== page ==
Docs at Sion & KEM Hospitals Unpaid Since March. How Does Mumbai Expect to Win the Fight Against Covid-19?

Coronavirus

Docs at Sion & KEM Hospitals Unpaid Since March. How Does Mumbai Expect to Win the Fight Against Covid-19?

Illustration: Mitesh Parmar

Mumbai is at the heart of India’s battle against the coronavirus, being the largest city in Maharashtra, the state with the highest number of positive Covid-19 cases. However, in the city, the healthcare system is currently stretched thin due to the ravages of the pandemic. As the number of cases and deaths rises, a video went viral last week that showed a morbid scene from inside Sion Hospital, which is run by the Brihanmumbai Municipal Corporation (BMC). The video showed the dead bodies of patients placed in body bags lying on beds in the ward where patients were also being treated. This led to a burst of outrage on social media about the state of affairs in Mumbai’s hospitals.

Now, another troubling incident has come to light, pointed out by journalist Sucheta Dalal on Twitter – that the Resident Medical Officers (RMO) at Sion Hospital, along with KEM Hospital, Bhabha Hospital, and possibly others, have not been paid their salary or stipend since mid-March. If true, it’s another chink in Mumbai’s deteriorating armour against the coronavirus.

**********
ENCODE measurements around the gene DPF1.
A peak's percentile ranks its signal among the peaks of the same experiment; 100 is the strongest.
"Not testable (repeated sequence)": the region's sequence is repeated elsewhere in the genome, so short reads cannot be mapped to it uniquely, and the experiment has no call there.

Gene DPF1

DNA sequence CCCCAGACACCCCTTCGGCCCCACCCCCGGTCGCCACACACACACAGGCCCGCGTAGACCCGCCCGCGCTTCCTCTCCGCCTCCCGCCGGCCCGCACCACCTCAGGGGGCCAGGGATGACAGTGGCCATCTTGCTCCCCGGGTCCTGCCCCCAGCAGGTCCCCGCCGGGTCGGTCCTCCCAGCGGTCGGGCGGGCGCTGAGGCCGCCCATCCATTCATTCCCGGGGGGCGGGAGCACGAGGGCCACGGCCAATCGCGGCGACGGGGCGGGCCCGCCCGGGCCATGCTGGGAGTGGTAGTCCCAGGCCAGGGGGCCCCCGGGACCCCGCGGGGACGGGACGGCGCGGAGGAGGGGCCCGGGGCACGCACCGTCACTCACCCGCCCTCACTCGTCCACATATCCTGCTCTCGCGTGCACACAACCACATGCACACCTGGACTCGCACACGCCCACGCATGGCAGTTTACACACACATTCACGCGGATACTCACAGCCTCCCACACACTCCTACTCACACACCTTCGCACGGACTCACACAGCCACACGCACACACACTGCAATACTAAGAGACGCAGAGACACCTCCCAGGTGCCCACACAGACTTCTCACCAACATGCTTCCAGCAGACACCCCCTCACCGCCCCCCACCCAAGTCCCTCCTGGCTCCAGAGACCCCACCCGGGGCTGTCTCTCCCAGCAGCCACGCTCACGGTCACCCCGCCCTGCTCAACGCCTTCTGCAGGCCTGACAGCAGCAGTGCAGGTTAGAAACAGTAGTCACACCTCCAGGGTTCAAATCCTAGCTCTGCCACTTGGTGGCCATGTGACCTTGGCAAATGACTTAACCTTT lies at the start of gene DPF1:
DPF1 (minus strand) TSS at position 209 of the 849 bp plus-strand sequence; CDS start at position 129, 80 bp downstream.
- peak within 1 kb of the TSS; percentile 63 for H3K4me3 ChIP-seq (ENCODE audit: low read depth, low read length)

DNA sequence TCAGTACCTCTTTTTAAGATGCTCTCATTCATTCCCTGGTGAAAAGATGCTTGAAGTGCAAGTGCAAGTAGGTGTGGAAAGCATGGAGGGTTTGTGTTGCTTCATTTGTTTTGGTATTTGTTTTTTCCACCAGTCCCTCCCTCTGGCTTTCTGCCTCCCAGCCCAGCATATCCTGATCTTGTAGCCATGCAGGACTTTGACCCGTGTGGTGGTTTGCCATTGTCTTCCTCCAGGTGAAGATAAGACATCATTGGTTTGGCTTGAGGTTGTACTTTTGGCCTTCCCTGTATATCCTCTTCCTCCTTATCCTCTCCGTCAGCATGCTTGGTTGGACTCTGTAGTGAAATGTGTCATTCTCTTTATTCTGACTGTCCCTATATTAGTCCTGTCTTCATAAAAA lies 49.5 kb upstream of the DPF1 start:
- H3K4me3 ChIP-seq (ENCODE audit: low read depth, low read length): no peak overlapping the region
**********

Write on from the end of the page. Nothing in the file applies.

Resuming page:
Despite this, the frontline warriors at Sion Hospital, including the doctors, nurses, attendants, and other staff, continue to serve Mumbai’s public as best as they can. Shortly after the video of the dead bodies in the ward went viral, a Junior Resident at Sion Hospital put out another viral post, this one highlighting the good work being done by the medical professionals there.

“In spite of all these comments and assaults, the work goes on! Wearing PPE kits and drenched with sweat, with nothing accessible for 6-8 hours at a stretch, Resident doctors at Sion Hospital would still be cheerful and work tirelessly because of a sense of pride to work in this Institute,” wrote the Junior Resident, Suraj Pai. The post was meant as a rebuttal of all the negativity that had been surrounding Sion Hospital after the first video started doing the rounds.

The Dean of the Hospital had come forward to clarify that the video was shot at a point when bodies were lying unclaimed because relatives were not willing to accept the body of a patient that had died of Covid-19. However, in just a matter of days after the damning footage of the ward went viral, the Dean was transferred and replaced with his successor.

The latest development to the story of Mumbai’s hospitals is the BMC finally taking steps to address the problem of unclaimed bodies by paying attendants a fee of ₹1,000 for every body they pack, transport to the mortuary, and handover to the concerned family, with a fresh kit of PPE for every shift.

While that takes care of the bodies of coronavirus victims, the issue of the unpaid salaries of staff still remains unsolved. Mumbai is at a critical phase in its fight against Covid-19. How the city’s authorities marshal their fraying healthcare system will be crucial to the outcome.

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